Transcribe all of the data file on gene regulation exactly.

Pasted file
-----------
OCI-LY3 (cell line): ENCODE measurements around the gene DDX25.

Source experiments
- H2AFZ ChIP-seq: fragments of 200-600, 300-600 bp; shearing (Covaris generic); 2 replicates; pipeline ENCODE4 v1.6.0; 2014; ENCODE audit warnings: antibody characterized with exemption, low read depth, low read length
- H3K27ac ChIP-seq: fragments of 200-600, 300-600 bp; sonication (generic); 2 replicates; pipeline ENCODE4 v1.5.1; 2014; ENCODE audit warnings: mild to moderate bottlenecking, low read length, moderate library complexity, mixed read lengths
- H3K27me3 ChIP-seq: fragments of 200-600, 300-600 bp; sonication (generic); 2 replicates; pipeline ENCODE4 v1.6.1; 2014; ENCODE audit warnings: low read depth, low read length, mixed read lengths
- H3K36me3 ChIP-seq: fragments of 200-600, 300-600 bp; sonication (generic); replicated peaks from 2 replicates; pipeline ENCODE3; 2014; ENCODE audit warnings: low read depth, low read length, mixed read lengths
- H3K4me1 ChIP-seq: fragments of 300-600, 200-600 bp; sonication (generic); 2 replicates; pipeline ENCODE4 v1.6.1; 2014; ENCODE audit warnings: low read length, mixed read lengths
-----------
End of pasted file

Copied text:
OCI-LY3 (cell line): ENCODE measurements around the gene DDX25.

Source experiments
- H2AFZ ChIP-seq: fragments of 200-600, 300-600 bp; shearing (Covaris generic); 2 replicates; pipeline ENCODE4 v1.6.0; 2014; ENCODE audit warnings: antibody characterized with exemption, low read depth, low read length
- H3K27ac ChIP-seq: fragments of 200-600, 300-600 bp; sonication (generic); 2 replicates; pipeline ENCODE4 v1.5.1; 2014; ENCODE audit warnings: mild to moderate bottlenecking, low read length, moderate library complexity, mixed read lengths
- H3K27me3 ChIP-seq: fragments of 200-600, 300-600 bp; sonication (generic); 2 replicates; pipeline ENCODE4 v1.6.1; 2014; ENCODE audit warnings: low read depth, low read length, mixed read lengths
- H3K36me3 ChIP-seq: fragments of 200-600, 300-600 bp; sonication (generic); replicated peaks from 2 replicates; pipeline ENCODE3; 2014; ENCODE audit warnings: low read depth, low read length, mixed read lengths
- H3K4me1 ChIP-seq: fragments of 300-600, 200-600 bp; sonication (generic); 2 replicates; pipeline ENCODE4 v1.6.1; 2014; ENCODE audit warnings: low read length, mixed read lengths